Childhood Poverty in Mozambique: A Situation and Trends Analysis
Almost half of Mozambican children still live in poverty finds UN report
Maputo, 14 December 2006 – Despite impressive economic progress in Mozambique over the past decade, almost half of Mozambican children still suffer from two or more severe deprivations in terms of health, education, nutrition, shelter or other critical areas for their survival and development finds the new United Nations report Childhood Poverty in Mozambique: A Situation and Trends Analysis launched in Maputo today.
The report provides a comprehensive overview of the socio-economic situation of the ten million Mozambican children, especially with regard to childhood poverty. It combines the official consumption-based measure with a deprivations-based measure of childhood poverty, which examines children’s access to water, sanitation, shelter, education, health, nutrition and information.
“This report is important because it provides the most comprehensive picture of all Mozambican children – including the most vulnerable and isolated – and helps us understand how poverty affects children,” said the Special Envoy of the UN Secretary General for Humanitarian Needs in Southern Africa James Morris.
Mozambique shows promise of meeting several of the Millennium Development Goals (MDG) targets related to poverty reduction, child mortality and maternal health said Morris at the launch of the report.
However, poverty reduction efforts and other social advances have not benefited everyone equally the report shows. Child poverty is a pervasive and deep rooted problem, with about 49 per cent of children living in extreme poverty – meaning that they are deprived of two or more of their rights, according to the deprivations-based measure used in the report. The report finds that:
According to the deprivations-based approach, the proportion of children living in poverty is greater in rural areas (63 per cent) than in urban areas (20 per cent). The report highlights significant differences between provinces, with three per cent of children in the capital Maputo living in absolute poverty compared to 75 per cent in the province of Zambezia in the north of the country.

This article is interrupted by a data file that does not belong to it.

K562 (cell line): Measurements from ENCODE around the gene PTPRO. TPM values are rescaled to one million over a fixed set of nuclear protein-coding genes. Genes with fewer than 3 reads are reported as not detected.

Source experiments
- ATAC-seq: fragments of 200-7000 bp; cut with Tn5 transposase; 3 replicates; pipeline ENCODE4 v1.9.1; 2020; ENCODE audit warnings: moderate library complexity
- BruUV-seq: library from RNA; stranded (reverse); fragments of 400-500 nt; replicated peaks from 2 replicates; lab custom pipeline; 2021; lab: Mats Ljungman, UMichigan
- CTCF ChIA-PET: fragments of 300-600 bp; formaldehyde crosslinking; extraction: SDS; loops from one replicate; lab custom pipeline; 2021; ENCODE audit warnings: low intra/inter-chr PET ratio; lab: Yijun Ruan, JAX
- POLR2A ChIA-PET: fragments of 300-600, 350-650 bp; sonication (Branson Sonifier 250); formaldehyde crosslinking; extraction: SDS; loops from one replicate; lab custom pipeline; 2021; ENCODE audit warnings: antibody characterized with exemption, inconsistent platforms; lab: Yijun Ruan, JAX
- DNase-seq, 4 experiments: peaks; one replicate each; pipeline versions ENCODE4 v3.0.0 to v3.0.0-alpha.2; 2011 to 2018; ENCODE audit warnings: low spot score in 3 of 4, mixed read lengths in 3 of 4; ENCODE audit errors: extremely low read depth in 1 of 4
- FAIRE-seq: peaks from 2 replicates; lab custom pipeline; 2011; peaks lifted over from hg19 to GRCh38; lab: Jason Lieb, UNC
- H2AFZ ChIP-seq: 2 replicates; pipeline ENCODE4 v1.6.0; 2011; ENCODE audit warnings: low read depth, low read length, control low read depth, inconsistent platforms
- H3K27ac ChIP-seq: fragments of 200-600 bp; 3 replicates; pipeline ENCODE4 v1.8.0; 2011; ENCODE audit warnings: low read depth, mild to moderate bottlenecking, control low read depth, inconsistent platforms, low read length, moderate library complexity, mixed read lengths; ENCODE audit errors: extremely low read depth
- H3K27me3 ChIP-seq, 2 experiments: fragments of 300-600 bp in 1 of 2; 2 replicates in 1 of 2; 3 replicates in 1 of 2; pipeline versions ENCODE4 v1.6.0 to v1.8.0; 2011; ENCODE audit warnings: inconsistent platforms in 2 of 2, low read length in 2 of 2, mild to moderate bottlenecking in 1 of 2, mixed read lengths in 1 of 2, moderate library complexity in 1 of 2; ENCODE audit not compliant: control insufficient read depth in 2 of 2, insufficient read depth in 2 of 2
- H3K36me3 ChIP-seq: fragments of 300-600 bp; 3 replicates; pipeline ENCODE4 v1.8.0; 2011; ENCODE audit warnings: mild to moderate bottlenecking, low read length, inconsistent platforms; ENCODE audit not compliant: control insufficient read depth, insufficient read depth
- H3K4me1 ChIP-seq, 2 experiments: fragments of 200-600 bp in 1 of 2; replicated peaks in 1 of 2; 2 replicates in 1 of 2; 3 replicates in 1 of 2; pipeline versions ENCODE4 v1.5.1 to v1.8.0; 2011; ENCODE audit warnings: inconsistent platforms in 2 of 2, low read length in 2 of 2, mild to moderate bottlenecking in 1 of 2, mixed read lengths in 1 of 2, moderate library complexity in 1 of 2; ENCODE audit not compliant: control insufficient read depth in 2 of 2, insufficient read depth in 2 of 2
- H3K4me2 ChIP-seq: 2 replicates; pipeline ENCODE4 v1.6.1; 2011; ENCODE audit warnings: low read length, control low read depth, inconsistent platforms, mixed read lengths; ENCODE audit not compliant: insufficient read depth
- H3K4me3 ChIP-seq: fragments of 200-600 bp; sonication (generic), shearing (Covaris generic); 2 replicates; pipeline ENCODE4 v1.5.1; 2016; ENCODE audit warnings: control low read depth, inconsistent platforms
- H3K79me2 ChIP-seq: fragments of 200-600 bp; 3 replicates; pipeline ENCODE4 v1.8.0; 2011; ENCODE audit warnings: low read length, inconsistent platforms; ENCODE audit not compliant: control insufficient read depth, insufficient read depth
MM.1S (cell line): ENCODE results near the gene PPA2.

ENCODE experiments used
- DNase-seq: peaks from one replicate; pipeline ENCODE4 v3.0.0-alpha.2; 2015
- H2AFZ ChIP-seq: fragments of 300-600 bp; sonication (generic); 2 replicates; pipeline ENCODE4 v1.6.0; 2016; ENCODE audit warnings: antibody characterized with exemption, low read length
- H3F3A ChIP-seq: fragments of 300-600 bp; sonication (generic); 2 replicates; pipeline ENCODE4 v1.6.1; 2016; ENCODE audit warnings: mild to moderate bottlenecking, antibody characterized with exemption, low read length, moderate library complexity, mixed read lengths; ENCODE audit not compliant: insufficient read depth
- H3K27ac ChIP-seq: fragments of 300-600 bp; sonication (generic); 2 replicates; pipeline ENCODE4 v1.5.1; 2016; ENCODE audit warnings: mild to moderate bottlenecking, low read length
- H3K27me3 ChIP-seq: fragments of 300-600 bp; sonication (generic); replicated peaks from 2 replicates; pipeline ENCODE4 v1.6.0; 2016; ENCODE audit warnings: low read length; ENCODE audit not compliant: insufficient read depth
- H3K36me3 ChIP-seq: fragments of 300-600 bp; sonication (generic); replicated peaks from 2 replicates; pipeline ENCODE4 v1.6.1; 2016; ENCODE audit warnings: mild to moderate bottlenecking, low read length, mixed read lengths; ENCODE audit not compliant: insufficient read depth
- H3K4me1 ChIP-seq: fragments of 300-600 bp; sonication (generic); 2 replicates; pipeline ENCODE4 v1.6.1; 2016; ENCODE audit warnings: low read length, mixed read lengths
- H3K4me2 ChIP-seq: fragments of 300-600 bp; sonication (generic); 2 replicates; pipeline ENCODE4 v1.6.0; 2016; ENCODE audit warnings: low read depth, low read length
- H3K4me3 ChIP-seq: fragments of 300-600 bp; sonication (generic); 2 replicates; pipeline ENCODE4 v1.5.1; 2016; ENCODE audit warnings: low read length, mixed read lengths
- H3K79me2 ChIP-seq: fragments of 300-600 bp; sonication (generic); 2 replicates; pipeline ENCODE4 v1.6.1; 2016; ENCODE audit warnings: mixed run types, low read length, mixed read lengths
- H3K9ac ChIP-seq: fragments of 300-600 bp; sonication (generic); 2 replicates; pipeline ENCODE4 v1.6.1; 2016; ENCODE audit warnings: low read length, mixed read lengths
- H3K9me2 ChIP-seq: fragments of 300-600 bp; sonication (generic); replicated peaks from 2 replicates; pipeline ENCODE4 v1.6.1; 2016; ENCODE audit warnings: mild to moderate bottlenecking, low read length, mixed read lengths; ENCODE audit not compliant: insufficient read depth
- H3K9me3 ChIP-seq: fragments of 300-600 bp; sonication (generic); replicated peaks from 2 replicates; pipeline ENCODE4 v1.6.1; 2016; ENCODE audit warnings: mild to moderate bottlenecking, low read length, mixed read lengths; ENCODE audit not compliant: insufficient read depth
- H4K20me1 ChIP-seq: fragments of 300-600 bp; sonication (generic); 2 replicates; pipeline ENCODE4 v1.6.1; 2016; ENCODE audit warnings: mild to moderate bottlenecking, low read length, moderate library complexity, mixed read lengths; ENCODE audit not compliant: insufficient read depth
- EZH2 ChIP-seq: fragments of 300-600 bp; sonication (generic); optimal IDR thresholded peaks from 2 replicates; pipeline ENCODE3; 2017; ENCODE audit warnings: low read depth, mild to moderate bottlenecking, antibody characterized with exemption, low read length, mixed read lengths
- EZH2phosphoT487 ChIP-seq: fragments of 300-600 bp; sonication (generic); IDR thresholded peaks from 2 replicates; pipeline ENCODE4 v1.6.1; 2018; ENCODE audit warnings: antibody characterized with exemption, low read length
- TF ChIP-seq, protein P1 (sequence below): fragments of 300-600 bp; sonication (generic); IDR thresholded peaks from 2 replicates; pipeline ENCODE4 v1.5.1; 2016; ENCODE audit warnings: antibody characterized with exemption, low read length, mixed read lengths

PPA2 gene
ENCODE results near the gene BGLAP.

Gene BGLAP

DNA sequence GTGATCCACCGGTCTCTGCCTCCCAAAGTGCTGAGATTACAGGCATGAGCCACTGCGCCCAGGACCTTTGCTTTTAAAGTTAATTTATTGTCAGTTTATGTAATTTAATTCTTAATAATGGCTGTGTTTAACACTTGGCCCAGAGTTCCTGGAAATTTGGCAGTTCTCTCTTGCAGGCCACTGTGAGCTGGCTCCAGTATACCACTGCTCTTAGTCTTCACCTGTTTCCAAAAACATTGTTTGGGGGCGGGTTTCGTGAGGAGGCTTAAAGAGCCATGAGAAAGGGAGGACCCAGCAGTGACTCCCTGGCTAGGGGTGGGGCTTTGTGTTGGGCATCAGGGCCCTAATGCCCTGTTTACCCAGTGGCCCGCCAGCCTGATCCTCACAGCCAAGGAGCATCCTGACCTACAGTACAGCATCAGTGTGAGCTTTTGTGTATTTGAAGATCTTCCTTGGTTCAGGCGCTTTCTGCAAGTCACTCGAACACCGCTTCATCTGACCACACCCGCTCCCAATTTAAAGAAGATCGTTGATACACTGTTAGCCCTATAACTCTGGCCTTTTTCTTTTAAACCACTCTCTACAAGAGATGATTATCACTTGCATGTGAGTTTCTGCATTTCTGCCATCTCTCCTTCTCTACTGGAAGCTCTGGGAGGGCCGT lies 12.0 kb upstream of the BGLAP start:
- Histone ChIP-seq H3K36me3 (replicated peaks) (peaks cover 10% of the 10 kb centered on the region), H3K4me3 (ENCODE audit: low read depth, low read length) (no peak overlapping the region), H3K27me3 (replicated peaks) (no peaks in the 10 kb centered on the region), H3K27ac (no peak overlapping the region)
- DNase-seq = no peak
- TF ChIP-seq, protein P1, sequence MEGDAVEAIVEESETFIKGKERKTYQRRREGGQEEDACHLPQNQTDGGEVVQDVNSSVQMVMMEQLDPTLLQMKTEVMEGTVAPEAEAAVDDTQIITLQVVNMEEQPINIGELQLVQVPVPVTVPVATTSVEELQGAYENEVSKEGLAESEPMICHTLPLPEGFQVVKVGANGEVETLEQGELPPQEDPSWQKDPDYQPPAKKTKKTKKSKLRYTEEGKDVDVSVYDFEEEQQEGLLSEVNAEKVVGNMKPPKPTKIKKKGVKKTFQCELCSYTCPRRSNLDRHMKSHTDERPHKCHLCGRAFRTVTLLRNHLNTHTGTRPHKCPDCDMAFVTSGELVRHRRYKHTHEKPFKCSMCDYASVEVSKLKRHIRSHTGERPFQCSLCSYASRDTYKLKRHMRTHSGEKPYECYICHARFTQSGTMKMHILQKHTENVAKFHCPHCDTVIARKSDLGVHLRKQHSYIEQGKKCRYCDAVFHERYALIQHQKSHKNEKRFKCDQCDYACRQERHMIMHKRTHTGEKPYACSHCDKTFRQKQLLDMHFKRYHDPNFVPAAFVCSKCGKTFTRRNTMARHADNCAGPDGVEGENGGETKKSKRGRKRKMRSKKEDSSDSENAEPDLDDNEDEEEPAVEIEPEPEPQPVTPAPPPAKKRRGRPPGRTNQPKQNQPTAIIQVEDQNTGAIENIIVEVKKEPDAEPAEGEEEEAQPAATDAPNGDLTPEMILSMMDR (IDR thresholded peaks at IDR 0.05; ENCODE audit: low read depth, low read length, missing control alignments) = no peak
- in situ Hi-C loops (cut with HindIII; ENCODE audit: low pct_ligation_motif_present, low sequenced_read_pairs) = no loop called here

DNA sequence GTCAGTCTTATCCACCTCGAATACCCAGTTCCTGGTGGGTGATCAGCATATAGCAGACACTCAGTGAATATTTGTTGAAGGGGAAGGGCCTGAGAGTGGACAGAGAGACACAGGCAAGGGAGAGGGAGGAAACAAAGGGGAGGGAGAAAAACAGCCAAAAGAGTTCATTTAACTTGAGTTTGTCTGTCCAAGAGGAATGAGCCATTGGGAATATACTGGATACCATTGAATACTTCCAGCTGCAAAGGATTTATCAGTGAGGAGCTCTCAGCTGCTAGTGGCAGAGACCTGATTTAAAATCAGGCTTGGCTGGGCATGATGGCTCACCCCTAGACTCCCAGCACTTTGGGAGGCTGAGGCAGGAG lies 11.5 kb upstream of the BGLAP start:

The report finds that poor families often live alongside the non-poor and most inequality can be observed within districts. In families where the head of the household has no education, 68 per cent of children are living in absolute poverty, compared with 11 per cent in households where the head has secondary or higher education.
Inequalities are also gender-based shows the report. Female-headed households – which represent a third of all households in Mozambique – are poorer than families headed by men.
The HIV and AIDS pandemic is the greatest threat to Mozambique’s development. There are about 1.7 million people living with HIV and AIDS – 58 per cent are women. As parents continue to die, the number of orphaned children is predicted to rise to 626,000 in 2010. Life expectancy is also expected to fall from 37.1 years in 2006 to 35.9 years by 2010.
“The report shows that when combined with HIV and AIDS, poverty strikes at the most vulnerable. High malnutrition – affecting especially orphaned children – can be found in areas with severe food insecurity and high HIV prevalence,” said Morris.
The report concludes that concerted efforts are required from all those responsible for the reduction of childhood poverty – including Government, civil society and international development partners – in order both to reduce the incidence of childhood poverty and mitigate its impact, and also to ensure that specific strategies are in place to reach the most marginalised and excluded children.
For more information, please contact:
Thierry Delvigne-Jean, Communication, UNICEF Maputo, firstname.lastname@example.org